Six past champions born in the '70s were a group of drivers that bridged the previous and future generations.
Denny Hamlin views Kevin Harvick as a “dying breed when it comes to racing style.”
Harvick also co-owns the CARS Tour with Dale Earnhardt Jr., Jeff Burton, and Justin Marks.
When the sun set on Kevin Harvick’s 23-year NASCAR Cup career at Phoenix Raceway on Sunday, it marked the end of an era in the sport—the departure of the last of six champions who were born in the 1970s.
Gone from the sport before Harvick were seven-time NASCAR Cup champion Jimmie Johnson, four-time Jeff Gordon, three-time Tony Stewart, and single titlists Kurt Busch and Matt Kenseth. They were a group of drivers that bridged the previous and future generations, a time when the sport was “out of control with money” from a sponsorship standpoint.
“(We) came in at a great time because you got to race against the guys that were just ending their careers in the early 2000s or late ‘90s, and then you got to go through a new generation of guys that you came up with,” Harvick says. “A number of us went through almost 20 years together. To see all those changes in cars and tires and racers and styles of racing and we went from trial-and-error to simulators and simulation and iRacing and everything that comes with the sport now.
“It’s evolve or die because this is an evolution process that is never gonna end. You always have to keep your head up and your eyes open or you’re gonna miss something and get left behind.”
Harvick evolved. He developed a plan for his final season as a driver, but admitted the week headed to Phoenix was a difficult one because the reality of it being his final race had arrived.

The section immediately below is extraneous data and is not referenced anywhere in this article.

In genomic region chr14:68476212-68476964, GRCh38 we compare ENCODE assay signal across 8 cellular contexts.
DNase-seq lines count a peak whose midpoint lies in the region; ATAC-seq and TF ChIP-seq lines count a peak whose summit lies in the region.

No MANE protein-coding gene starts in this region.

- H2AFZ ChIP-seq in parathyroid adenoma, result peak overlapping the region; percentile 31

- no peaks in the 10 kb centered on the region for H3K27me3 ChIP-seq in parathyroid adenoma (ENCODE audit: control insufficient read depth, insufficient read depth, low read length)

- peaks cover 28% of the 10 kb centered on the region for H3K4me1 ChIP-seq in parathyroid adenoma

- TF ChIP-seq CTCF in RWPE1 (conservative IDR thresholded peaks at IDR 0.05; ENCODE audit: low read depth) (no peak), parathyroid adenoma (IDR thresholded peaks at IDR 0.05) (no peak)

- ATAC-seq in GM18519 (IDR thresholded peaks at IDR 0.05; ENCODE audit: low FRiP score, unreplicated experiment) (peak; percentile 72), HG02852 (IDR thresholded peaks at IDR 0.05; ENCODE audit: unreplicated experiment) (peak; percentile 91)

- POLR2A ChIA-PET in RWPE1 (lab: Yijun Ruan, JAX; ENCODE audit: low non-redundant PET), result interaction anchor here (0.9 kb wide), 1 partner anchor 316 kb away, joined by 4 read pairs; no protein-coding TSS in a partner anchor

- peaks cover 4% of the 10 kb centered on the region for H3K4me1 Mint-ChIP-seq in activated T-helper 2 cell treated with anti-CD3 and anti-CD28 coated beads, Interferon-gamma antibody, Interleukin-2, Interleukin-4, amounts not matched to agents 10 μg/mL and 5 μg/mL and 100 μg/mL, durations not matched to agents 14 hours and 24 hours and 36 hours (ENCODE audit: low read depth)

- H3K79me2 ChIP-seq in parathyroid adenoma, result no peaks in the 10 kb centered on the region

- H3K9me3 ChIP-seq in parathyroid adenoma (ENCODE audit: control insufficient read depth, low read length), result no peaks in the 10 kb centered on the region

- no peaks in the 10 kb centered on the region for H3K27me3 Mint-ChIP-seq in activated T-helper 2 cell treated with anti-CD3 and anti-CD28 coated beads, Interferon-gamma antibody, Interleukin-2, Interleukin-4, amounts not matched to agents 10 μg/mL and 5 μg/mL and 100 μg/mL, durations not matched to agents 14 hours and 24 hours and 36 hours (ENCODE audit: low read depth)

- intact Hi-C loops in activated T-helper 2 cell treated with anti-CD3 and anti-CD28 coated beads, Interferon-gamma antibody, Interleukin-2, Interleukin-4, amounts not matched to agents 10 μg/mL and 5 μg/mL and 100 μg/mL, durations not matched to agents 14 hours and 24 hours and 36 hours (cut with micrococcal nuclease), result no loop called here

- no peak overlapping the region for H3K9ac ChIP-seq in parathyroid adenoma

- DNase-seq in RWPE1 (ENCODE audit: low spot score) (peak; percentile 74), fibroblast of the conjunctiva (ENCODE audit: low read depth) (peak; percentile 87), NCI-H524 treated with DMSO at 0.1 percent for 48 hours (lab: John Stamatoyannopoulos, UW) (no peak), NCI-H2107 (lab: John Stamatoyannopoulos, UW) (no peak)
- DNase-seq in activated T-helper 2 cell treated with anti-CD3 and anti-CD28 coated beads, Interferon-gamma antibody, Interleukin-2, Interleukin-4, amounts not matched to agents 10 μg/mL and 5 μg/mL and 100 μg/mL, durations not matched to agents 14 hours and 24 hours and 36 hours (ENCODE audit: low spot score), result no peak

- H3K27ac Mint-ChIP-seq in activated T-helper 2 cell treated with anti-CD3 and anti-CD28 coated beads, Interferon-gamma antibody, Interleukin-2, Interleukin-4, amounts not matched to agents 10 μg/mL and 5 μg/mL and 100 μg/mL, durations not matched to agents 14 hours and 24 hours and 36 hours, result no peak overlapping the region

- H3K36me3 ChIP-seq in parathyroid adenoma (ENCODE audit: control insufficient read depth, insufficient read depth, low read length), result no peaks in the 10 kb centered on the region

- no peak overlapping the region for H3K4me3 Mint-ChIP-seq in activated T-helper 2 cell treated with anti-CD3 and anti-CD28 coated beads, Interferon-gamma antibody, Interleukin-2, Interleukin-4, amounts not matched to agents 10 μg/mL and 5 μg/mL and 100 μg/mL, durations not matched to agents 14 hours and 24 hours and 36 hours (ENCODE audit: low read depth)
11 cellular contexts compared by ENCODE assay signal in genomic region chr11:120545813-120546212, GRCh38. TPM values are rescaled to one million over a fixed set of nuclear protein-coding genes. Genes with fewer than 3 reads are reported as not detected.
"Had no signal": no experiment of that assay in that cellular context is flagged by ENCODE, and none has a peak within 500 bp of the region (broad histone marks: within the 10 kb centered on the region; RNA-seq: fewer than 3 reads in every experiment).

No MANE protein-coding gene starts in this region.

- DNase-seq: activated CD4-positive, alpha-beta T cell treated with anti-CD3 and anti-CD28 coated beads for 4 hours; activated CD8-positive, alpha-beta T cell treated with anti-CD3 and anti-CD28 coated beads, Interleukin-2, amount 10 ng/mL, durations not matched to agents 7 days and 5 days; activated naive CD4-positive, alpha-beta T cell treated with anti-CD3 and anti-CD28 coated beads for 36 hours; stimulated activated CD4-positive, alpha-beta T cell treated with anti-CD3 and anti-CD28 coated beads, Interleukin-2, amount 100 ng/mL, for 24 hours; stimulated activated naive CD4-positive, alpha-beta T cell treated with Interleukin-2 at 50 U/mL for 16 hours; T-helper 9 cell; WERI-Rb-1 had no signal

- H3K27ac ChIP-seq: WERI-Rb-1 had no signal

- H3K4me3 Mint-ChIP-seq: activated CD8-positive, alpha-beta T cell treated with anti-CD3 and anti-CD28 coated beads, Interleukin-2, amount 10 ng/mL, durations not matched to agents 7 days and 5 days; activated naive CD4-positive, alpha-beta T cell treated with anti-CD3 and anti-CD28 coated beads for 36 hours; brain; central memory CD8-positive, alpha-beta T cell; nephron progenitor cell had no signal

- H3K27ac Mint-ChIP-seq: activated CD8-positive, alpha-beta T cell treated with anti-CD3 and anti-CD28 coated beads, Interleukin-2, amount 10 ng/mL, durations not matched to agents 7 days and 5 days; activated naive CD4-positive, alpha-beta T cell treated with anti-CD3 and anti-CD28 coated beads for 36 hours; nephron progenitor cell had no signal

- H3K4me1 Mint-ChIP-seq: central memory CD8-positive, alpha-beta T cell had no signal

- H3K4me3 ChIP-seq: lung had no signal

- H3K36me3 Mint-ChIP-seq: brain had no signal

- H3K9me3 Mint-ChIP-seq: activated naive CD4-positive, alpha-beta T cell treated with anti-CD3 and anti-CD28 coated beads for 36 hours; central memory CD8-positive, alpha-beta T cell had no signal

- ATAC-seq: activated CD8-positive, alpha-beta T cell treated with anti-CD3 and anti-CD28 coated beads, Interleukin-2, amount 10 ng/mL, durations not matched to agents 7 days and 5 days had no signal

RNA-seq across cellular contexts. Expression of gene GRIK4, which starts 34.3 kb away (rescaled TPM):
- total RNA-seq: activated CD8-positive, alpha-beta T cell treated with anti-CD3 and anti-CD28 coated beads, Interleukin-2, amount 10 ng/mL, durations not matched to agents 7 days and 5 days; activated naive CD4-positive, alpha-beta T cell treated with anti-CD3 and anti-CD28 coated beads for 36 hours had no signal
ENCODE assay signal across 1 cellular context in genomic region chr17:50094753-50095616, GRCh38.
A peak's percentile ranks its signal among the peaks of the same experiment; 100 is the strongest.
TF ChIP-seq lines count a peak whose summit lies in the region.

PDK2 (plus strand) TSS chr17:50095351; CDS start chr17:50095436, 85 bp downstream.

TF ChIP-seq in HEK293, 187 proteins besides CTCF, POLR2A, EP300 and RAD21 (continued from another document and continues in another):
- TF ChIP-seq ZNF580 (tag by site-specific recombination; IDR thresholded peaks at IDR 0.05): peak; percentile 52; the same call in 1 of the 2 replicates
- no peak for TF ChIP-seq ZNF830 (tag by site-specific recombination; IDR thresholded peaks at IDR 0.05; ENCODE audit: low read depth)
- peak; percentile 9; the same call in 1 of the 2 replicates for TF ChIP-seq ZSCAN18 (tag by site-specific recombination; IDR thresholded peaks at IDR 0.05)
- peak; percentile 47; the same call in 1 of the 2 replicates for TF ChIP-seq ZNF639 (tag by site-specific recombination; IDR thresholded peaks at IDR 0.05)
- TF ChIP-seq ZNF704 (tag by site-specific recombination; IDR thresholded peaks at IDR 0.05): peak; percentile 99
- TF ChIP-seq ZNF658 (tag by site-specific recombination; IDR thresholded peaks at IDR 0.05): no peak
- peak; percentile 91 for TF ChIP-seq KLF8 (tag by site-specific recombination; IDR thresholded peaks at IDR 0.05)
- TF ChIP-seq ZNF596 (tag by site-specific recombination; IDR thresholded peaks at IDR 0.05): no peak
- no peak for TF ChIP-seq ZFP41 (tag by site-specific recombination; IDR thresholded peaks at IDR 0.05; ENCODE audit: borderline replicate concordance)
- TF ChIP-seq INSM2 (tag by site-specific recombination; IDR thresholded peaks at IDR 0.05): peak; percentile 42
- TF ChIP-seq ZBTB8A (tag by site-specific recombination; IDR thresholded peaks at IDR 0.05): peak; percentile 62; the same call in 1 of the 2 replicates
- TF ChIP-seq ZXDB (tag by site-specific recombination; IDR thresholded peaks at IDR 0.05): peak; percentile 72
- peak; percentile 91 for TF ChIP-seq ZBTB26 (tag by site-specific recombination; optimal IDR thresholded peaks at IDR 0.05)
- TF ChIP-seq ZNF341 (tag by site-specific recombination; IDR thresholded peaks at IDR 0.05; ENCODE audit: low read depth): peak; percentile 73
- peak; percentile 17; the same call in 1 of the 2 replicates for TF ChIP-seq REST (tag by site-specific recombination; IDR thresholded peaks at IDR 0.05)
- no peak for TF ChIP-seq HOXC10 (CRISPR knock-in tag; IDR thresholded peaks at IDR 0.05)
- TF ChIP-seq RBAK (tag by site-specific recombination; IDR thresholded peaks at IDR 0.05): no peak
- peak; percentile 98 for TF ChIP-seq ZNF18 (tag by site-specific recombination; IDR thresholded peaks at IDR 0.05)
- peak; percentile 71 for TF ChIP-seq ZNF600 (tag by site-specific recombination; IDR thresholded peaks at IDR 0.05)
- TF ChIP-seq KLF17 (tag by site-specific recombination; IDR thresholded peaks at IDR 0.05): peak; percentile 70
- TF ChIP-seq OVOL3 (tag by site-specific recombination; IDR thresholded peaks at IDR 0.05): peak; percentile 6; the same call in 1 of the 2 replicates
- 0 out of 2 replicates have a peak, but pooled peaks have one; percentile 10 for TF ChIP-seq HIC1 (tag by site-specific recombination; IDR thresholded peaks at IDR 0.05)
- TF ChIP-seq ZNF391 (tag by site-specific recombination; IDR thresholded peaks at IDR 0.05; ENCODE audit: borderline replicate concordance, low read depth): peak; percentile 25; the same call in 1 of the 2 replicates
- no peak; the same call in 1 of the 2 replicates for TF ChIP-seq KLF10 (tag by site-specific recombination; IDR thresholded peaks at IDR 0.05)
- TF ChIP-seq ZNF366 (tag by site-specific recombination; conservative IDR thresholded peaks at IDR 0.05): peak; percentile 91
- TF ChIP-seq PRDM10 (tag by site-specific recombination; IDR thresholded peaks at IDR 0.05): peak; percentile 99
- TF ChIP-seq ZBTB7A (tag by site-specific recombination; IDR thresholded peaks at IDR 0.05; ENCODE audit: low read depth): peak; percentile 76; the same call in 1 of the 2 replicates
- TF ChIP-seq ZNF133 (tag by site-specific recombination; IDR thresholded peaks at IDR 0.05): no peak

Harvick’s TV analyst deal next year with Fox Sports is in place, he and wife Delana have a management company, golf cart stores and son Keelan is racing. Daughter Piper looks forward to having her dad watch her race, but “Keelan is terrified” because he knows his dad will be at more of his events. Harvick also co-owns the CARS Tour with Dale Earnhardt Jr., Jeff Burton, and Justin Marks.
Still, Denny Hamlin views Harvick as a “dying breed when it comes to racing style.”
“He’s a unicorn type of talent that can perform and qualify well inside of the top 10 at whatever age he is,” Hamlin says. “He’s defying odds. You can only hope that your career can be that successful that far into it.”
Stewart describes Harvick as “probably the most well-rounded driver out there from the aspect that … he’s a great race car driver, but he knows how to build championship-winning teams and putting the right people in place.”
“He understands the business side of it. He understands the marketing side of it,” Stewart says. “I would challenge anybody to find somebody in the series as a driver that can do all those aspects as well as Kevin does.”
Even though Harvick understands the sport’s various aspects, he admits a driver gets in a rut.
“You get in this mode where you walk in the race track, you’ve got your head down, you walk to your hauler, you put your suit on, you walk from the hauler to the car and from the car to the hauler and from the hauler home,” Harvick says. “I can’t wait to walk in the race track with my head up and just look around because I have really never done that.”
For Harvick, that day starts in 2024 at Daytona.